The arm 50 carries, at each end, a tool clamp 65, as shown in FIG. 7. Each tool clamp is secured to a rod 66 which is connected to a piston 67 slidably received in a cylinder 68 in the arm 50. Thus, the pistons 67 and cylinders 68 define two radial motors 69 (one on each side of axis C) operating to radially extend the tool clamps when the pistons 67 move to the outer end of cylinders 68 and operating to radially retract the tool clamps when the pistons 67 move to the inner end of cylinders 68. Each piston 67 has a pin 70 which extends into a longitudinal slot 71 in cylinder 68 to prevent rotation of the piston 67 and the rod 66.

When the rotation motor 57 is in one extreme position or the other (that is, with piston 59 thereof at the inner or outer end of cylinder 58) the arm 56 will be horizontal, as shown in FIG. 1, and lying on the horizontal line H passing through the axis of rotation B of the drum 37 and the axis A of the spindle 33. With the radial motors 69 retracted (that is, with the pistons 67 thereof at the inner end of cylinders 68) the left tool clamp 65 (as viewed in FIG. 1) will be aligned with, but spaced from, a tool in a transfer station TS, and the right tool clamp 65 will be aligned with, but spaced from, a tool in the spindle 33. The transfer station TS is defined as the position (fixed with respect to carrier 29 and axis B therein) of a tool in the pocket of the drum, when the drum is stopped, lying on the horizontal line H closest to the spindle 33 (that is, the position of a tool in the right hand horizontal pocket, or the pocket at three oclock, as the drum is viewed in FIG. 1).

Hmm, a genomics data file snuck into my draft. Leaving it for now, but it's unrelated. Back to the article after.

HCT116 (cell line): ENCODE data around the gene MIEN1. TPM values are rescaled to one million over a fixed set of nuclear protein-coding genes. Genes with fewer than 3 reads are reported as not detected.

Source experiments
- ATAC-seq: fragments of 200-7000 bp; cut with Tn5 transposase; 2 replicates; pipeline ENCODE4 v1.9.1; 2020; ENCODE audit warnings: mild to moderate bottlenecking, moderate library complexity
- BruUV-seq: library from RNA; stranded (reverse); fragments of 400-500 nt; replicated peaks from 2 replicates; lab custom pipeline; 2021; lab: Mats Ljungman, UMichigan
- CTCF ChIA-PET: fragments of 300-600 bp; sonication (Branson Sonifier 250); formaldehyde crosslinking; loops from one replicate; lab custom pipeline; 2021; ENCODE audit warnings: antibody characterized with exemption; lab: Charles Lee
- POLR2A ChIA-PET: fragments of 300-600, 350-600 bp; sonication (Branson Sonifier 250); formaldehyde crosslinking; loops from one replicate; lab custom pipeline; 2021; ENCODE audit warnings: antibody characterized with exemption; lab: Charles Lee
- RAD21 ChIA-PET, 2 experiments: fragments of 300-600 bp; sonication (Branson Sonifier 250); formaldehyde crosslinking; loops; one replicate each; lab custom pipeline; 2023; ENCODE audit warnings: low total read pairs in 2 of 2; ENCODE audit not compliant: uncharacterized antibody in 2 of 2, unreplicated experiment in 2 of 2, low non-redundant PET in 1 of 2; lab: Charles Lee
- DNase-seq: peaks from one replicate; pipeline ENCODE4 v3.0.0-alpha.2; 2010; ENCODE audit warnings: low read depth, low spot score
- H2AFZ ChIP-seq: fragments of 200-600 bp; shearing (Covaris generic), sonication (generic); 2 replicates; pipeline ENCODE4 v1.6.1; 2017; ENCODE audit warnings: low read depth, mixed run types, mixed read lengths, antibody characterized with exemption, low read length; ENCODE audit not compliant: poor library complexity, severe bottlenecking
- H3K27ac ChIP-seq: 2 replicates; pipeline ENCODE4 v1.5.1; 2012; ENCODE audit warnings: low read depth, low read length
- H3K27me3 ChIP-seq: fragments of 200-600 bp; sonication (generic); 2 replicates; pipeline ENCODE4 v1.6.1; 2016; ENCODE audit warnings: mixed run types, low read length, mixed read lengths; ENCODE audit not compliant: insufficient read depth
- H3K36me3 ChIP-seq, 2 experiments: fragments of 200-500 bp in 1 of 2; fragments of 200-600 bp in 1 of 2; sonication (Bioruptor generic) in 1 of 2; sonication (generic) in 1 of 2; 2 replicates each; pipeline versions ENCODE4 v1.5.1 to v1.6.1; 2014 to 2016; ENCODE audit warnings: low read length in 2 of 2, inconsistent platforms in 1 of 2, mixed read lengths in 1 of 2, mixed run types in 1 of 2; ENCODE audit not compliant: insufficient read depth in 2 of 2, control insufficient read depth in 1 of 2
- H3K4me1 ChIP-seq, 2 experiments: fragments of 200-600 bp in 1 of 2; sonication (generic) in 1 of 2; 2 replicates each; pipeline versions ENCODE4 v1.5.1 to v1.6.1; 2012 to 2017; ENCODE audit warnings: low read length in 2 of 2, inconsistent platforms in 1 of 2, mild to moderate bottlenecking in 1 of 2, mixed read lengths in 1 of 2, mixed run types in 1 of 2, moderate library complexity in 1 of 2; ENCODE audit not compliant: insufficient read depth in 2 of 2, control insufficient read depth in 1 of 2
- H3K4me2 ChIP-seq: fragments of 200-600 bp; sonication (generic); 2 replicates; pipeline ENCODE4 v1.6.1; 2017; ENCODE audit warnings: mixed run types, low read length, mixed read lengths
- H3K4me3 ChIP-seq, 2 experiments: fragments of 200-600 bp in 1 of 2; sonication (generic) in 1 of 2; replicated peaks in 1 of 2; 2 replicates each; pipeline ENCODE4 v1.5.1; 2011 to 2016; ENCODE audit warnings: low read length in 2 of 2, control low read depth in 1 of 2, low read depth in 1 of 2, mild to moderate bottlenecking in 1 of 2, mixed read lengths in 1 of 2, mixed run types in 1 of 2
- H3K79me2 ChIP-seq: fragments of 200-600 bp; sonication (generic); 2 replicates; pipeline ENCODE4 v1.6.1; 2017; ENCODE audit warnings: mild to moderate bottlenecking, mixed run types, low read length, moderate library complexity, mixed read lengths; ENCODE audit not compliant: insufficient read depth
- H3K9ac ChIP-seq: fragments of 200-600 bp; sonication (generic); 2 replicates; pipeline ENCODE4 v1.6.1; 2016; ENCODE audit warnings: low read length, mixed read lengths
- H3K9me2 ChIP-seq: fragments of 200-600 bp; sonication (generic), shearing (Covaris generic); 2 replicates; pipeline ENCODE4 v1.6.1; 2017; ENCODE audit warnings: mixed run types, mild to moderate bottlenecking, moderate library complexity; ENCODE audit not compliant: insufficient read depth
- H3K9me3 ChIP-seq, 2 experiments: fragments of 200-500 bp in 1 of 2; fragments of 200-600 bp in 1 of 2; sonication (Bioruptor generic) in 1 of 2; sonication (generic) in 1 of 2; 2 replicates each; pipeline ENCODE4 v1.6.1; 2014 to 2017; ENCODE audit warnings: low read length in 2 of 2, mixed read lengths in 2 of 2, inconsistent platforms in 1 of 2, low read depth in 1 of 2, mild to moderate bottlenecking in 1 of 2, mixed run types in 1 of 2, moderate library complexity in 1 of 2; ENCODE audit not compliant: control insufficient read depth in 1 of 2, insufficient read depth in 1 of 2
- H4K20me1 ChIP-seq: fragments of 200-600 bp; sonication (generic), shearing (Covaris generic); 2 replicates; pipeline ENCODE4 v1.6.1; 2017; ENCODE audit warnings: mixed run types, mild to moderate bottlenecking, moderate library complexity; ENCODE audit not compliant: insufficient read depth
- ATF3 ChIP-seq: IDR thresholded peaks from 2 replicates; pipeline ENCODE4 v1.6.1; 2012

Each tool clamp 65 (as shown in FIGS. 8a and 8b) terminates in a semi-circular opening 75 which fits a groove 76 in the forward end of the tool shank 42 (see FIGS. 6, 7 and 9). Each tool clamp has pivotally connected thereto, at 77, a curved finger 78 which, when a tool is received in the tool clamp, embraces a flange 79 on the tool shank 42 just forward (toward the cutting end 47 of the tool) of the groove 76 to hold the tool in the tool clamp. The finger 78 has a spring urged detent 86 therein, received in groove 80a, as shown best in FIG. 9, and the detent 80 engages a pocket 81 at one end of groove 80a to hold the finger open for receiving a tool as shown in FIG. 8b, and the detent 80 engages a pocket 82 at the other end of groove 86a to hold the finger closed for gripping a tool in the clamp, as shown in FIG. 8a.

As shown best in FIG. 6, the drum 37 has a ring gear 83 secured thereto which is engaged by a pinion 84 mounted on the shaft of rotary hydraulic motor 85. The motor 85 is mounted on a bracket 86 connected to carrier 29. A block 87 is also mounted on the carrier 29 and has a cylinder 88 therein. A piston 89 in cylinder 88 operates to shift a plunger 90 into and out of the holes 92 in drum 37. The holes 92 are equally angularly spaced around the drum, one for each tool pocket. Rotation of hydraulic motor 85 in one direction will rotate the drum in one direction, and rotation of the motor oppositely will rotate the drum in the opposite direction. The holes 92 are positioned to stop a selected tool in the transfer station TS.